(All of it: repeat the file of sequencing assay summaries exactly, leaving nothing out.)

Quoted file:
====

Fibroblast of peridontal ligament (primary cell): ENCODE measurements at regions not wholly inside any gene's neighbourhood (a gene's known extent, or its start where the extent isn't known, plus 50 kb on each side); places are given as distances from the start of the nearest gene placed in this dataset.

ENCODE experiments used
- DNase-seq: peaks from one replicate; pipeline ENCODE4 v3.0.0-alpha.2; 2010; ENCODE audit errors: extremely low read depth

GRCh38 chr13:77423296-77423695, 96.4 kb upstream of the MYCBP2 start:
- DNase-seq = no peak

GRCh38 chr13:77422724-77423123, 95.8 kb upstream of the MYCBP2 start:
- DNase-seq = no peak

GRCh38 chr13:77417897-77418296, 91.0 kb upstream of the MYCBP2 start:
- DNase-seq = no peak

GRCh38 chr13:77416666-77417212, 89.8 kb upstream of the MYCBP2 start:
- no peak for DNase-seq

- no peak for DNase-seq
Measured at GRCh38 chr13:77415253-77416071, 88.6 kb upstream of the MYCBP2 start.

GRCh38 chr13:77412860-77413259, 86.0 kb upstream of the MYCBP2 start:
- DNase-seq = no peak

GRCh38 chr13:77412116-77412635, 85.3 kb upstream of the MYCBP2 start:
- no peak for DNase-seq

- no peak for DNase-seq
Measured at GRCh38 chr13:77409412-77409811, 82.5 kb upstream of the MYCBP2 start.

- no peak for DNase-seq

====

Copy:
Fibroblast of peridontal ligament (primary cell): ENCODE measurements at regions not wholly inside any gene's neighbourhood (a gene's known extent, or its start where the extent isn't known, plus 50 kb on each side); places are given as distances from the start of the nearest gene placed in this dataset.

ENCODE experiments used
- DNase-seq: peaks from one replicate; pipeline ENCODE4 v3.0.0-alpha.2; 2010; ENCODE audit errors: extremely low read depth

GRCh38 chr13:77423296-77423695, 96.4 kb upstream of the MYCBP2 start:
- DNase-seq = no peak

GRCh38 chr13:77422724-77423123, 95.8 kb upstream of the MYCBP2 start:
- DNase-seq = no peak

GRCh38 chr13:77417897-77418296, 91.0 kb upstream of the MYCBP2 start:
- DNase-seq = no peak

GRCh38 chr13:77416666-77417212, 89.8 kb upstream of the MYCBP2 start:
- no peak for DNase-seq

- no peak for DNase-seq
Measured at GRCh38 chr13:77415253-77416071, 88.6 kb upstream of the MYCBP2 start.

GRCh38 chr13:77412860-77413259, 86.0 kb upstream of the MYCBP2 start:
- DNase-seq = no peak

GRCh38 chr13:77412116-77412635, 85.3 kb upstream of the MYCBP2 start:
- no peak for DNase-seq

- no peak for DNase-seq
Measured at GRCh38 chr13:77409412-77409811, 82.5 kb upstream of the MYCBP2 start.

- no peak for DNase-seq